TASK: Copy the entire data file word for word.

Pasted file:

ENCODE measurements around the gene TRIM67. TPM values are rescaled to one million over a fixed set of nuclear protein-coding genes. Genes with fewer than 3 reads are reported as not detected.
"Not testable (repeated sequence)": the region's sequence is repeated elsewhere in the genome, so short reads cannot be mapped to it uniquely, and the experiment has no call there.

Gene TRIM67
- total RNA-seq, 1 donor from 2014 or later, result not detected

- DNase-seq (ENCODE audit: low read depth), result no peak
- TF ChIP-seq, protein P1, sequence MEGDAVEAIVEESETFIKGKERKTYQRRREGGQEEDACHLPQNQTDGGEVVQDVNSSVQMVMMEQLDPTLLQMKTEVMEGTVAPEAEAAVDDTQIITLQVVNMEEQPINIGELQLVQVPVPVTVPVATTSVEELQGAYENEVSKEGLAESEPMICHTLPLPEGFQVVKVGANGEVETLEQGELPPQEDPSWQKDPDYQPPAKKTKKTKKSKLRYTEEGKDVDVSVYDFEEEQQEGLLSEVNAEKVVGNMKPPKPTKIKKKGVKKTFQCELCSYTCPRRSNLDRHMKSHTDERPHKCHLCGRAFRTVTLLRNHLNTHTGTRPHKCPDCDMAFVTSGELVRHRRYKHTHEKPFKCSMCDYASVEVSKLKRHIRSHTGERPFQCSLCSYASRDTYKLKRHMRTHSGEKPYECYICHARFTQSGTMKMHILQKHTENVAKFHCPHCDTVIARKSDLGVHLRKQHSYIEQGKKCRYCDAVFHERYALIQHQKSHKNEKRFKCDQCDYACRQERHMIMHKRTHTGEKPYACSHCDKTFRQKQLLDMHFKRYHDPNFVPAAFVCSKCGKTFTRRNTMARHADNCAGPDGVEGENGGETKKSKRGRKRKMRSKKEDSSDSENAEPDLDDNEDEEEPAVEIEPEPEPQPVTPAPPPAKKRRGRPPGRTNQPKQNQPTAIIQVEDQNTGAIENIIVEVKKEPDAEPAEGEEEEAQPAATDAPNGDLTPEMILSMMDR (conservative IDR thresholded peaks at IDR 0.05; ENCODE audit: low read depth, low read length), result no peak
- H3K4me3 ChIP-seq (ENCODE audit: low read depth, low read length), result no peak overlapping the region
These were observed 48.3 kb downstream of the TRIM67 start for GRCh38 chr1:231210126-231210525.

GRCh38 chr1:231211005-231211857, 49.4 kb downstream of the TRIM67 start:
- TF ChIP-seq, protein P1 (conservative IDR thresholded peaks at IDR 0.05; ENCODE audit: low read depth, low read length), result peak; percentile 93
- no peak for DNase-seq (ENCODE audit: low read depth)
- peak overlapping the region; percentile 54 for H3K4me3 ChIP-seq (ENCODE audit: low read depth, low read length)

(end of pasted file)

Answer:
ENCODE measurements around the gene TRIM67. TPM values are rescaled to one million over a fixed set of nuclear protein-coding genes. Genes with fewer than 3 reads are reported as not detected.
"Not testable (repeated sequence)": the region's sequence is repeated elsewhere in the genome, so short reads cannot be mapped to it uniquely, and the experiment has no call there.

Gene TRIM67
- total RNA-seq, 1 donor from 2014 or later, result not detected

- DNase-seq (ENCODE audit: low read depth), result no peak
- TF ChIP-seq, protein P1, sequence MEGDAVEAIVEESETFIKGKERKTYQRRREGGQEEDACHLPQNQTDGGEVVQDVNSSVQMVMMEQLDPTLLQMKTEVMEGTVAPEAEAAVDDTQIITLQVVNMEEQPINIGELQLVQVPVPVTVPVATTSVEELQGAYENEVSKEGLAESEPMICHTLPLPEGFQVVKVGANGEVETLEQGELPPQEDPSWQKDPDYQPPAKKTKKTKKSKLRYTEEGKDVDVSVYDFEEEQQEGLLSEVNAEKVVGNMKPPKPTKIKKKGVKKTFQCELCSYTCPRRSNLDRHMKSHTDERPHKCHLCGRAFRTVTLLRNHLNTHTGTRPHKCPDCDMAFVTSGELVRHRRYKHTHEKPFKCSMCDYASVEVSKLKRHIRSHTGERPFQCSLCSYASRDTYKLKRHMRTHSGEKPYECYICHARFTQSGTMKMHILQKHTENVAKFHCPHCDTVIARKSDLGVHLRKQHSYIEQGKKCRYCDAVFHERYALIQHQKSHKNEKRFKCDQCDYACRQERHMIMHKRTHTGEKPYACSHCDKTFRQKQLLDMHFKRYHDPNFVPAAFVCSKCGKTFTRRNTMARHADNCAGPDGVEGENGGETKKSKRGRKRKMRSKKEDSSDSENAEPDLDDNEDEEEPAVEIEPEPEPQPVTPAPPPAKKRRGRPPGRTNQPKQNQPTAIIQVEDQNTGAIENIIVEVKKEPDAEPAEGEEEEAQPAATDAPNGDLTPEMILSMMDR (conservative IDR thresholded peaks at IDR 0.05; ENCODE audit: low read depth, low read length), result no peak
- H3K4me3 ChIP-seq (ENCODE audit: low read depth, low read length), result no peak overlapping the region
These were observed 48.3 kb downstream of the TRIM67 start for GRCh38 chr1:231210126-231210525.

GRCh38 chr1:231211005-231211857, 49.4 kb downstream of the TRIM67 start:
- TF ChIP-seq, protein P1 (conservative IDR thresholded peaks at IDR 0.05; ENCODE audit: low read depth, low read length), result peak; percentile 93
- no peak for DNase-seq (ENCODE audit: low read depth)
- peak overlapping the region; percentile 54 for H3K4me3 ChIP-seq (ENCODE audit: low read depth, low read length)